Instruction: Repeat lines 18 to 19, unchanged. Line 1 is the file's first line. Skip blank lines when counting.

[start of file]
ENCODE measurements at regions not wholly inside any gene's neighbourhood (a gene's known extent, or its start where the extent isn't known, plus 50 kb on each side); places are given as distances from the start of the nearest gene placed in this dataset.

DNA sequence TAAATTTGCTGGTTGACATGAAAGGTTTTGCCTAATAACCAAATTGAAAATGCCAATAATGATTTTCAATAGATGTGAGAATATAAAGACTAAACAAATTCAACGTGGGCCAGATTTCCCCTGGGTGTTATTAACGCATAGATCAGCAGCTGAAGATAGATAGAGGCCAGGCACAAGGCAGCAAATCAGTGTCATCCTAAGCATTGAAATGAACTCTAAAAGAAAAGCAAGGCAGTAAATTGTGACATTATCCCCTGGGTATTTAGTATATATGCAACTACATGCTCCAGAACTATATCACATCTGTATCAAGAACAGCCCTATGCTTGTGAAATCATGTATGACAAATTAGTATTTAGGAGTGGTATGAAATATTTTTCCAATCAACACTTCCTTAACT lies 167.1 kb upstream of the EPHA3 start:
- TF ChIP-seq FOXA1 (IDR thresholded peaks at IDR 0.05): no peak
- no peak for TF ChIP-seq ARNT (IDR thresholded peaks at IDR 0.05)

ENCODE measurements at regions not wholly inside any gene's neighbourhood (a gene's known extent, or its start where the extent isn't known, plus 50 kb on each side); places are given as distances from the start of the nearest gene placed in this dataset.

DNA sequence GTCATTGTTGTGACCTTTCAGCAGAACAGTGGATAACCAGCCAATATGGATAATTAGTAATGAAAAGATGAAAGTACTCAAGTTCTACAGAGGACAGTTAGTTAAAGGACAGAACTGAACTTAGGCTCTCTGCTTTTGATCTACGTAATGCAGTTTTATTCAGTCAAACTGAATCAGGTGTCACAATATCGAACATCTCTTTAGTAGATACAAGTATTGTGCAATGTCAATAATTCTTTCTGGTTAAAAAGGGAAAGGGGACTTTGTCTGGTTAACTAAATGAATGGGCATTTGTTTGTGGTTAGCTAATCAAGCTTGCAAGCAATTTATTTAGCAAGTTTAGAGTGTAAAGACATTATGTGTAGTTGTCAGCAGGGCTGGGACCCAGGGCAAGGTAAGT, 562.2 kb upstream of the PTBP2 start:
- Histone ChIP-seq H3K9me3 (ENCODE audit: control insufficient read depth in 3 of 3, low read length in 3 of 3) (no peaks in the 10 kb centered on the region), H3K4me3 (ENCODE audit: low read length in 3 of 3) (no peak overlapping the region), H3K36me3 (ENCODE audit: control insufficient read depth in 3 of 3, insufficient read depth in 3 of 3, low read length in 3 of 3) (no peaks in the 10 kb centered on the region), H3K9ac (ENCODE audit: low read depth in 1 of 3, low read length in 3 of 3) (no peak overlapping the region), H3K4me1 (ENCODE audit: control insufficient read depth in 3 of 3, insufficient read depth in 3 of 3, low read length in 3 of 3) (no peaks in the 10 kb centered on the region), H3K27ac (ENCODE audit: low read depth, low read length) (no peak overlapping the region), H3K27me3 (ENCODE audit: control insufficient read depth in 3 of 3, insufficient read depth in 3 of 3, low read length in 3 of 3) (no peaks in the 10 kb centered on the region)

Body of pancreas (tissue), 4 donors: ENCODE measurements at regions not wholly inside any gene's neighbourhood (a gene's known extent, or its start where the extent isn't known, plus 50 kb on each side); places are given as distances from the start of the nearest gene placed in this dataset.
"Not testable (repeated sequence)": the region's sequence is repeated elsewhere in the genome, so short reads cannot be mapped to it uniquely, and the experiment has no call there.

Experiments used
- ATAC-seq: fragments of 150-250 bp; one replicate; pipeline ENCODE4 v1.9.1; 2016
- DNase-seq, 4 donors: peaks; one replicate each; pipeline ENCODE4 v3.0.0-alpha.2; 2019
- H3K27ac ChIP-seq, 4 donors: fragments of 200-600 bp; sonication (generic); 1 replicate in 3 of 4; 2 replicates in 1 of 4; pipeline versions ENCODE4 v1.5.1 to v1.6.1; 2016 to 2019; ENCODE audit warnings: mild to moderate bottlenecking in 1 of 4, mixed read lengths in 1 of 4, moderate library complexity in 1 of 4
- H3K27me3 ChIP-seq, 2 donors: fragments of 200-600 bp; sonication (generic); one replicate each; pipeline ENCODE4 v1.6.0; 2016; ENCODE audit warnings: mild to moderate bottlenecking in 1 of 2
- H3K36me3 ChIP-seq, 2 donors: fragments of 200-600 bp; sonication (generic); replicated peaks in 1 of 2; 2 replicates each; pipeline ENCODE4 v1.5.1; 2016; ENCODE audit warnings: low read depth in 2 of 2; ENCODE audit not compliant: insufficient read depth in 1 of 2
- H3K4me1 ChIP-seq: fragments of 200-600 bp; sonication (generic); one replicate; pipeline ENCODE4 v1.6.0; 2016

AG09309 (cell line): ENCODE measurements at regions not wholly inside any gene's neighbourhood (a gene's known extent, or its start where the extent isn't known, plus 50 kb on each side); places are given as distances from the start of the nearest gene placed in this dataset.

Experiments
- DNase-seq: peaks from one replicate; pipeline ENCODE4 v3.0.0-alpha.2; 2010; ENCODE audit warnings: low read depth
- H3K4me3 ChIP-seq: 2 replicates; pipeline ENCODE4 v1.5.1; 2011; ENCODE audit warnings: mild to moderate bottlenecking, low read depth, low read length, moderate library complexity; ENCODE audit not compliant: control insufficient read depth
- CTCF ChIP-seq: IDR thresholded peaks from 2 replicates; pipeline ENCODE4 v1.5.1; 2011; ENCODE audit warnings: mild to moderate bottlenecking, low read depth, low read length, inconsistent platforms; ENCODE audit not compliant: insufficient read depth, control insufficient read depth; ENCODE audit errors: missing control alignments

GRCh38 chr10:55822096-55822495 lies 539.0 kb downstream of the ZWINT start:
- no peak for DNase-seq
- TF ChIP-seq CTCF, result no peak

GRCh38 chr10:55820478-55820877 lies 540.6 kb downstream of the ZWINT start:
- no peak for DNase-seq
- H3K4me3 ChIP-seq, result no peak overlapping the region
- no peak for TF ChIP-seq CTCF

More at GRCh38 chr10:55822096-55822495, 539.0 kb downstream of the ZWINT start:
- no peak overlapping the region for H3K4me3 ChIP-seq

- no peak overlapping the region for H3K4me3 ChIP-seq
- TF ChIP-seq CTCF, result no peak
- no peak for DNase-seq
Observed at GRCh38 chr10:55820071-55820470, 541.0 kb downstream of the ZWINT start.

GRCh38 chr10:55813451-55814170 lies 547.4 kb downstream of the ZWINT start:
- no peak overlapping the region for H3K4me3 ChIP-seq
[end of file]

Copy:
Experiments
- DNase-seq: peaks from one replicate; pipeline ENCODE4 v3.0.0-alpha.2; 2010; ENCODE audit warnings: low read depth